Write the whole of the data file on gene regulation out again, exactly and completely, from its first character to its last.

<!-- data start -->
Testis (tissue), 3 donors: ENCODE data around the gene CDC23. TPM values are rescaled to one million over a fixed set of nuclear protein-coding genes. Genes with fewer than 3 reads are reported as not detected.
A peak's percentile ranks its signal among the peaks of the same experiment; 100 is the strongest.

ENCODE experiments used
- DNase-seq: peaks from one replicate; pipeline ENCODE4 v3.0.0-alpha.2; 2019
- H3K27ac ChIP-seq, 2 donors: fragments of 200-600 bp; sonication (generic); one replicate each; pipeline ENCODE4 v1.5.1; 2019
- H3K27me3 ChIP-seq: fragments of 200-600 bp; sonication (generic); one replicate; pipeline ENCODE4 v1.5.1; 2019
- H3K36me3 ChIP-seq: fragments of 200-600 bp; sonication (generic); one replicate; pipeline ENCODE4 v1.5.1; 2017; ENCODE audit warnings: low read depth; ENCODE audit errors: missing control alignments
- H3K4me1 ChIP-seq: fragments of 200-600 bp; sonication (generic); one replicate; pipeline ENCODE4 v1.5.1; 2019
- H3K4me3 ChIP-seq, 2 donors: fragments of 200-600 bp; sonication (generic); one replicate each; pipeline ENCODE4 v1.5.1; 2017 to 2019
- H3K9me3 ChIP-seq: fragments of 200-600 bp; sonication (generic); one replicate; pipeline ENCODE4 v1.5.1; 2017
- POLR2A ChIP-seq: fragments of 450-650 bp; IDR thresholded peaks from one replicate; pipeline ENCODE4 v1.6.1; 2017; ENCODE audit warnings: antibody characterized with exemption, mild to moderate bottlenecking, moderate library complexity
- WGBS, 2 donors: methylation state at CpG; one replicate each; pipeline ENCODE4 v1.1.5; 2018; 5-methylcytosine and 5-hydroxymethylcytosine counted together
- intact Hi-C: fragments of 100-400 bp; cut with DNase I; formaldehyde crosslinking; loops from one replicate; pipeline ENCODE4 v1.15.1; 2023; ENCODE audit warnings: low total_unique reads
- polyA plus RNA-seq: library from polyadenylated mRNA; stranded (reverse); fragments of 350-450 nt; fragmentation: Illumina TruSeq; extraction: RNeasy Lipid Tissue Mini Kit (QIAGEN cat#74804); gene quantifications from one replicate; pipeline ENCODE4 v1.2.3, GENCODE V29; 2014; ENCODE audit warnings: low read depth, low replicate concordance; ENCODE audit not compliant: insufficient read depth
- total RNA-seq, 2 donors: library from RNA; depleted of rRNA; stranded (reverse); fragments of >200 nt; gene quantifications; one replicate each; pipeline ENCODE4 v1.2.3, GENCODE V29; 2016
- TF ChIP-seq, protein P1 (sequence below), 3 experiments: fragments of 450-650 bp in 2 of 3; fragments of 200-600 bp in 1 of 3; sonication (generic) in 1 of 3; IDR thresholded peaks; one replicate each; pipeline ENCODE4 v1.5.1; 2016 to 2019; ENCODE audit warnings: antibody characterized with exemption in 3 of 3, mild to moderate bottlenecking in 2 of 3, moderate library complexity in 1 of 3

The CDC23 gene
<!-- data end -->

Testis (tissue), 3 donors: ENCODE data around the gene CDC23. TPM values are rescaled to one million over a fixed set of nuclear protein-coding genes. Genes with fewer than 3 reads are reported as not detected.
A peak's percentile ranks its signal among the peaks of the same experiment; 100 is the strongest.

ENCODE experiments used
- DNase-seq: peaks from one replicate; pipeline ENCODE4 v3.0.0-alpha.2; 2019
- H3K27ac ChIP-seq, 2 donors: fragments of 200-600 bp; sonication (generic); one replicate each; pipeline ENCODE4 v1.5.1; 2019
- H3K27me3 ChIP-seq: fragments of 200-600 bp; sonication (generic); one replicate; pipeline ENCODE4 v1.5.1; 2019
- H3K36me3 ChIP-seq: fragments of 200-600 bp; sonication (generic); one replicate; pipeline ENCODE4 v1.5.1; 2017; ENCODE audit warnings: low read depth; ENCODE audit errors: missing control alignments
- H3K4me1 ChIP-seq: fragments of 200-600 bp; sonication (generic); one replicate; pipeline ENCODE4 v1.5.1; 2019
- H3K4me3 ChIP-seq, 2 donors: fragments of 200-600 bp; sonication (generic); one replicate each; pipeline ENCODE4 v1.5.1; 2017 to 2019
- H3K9me3 ChIP-seq: fragments of 200-600 bp; sonication (generic); one replicate; pipeline ENCODE4 v1.5.1; 2017
- POLR2A ChIP-seq: fragments of 450-650 bp; IDR thresholded peaks from one replicate; pipeline ENCODE4 v1.6.1; 2017; ENCODE audit warnings: antibody characterized with exemption, mild to moderate bottlenecking, moderate library complexity
- WGBS, 2 donors: methylation state at CpG; one replicate each; pipeline ENCODE4 v1.1.5; 2018; 5-methylcytosine and 5-hydroxymethylcytosine counted together
- intact Hi-C: fragments of 100-400 bp; cut with DNase I; formaldehyde crosslinking; loops from one replicate; pipeline ENCODE4 v1.15.1; 2023; ENCODE audit warnings: low total_unique reads
- polyA plus RNA-seq: library from polyadenylated mRNA; stranded (reverse); fragments of 350-450 nt; fragmentation: Illumina TruSeq; extraction: RNeasy Lipid Tissue Mini Kit (QIAGEN cat#74804); gene quantifications from one replicate; pipeline ENCODE4 v1.2.3, GENCODE V29; 2014; ENCODE audit warnings: low read depth, low replicate concordance; ENCODE audit not compliant: insufficient read depth
- total RNA-seq, 2 donors: library from RNA; depleted of rRNA; stranded (reverse); fragments of >200 nt; gene quantifications; one replicate each; pipeline ENCODE4 v1.2.3, GENCODE V29; 2016
- TF ChIP-seq, protein P1 (sequence below), 3 experiments: fragments of 450-650 bp in 2 of 3; fragments of 200-600 bp in 1 of 3; sonication (generic) in 1 of 3; IDR thresholded peaks; one replicate each; pipeline ENCODE4 v1.5.1; 2016 to 2019; ENCODE audit warnings: antibody characterized with exemption in 3 of 3, mild to moderate bottlenecking in 2 of 3, moderate library complexity in 1 of 3

The CDC23 gene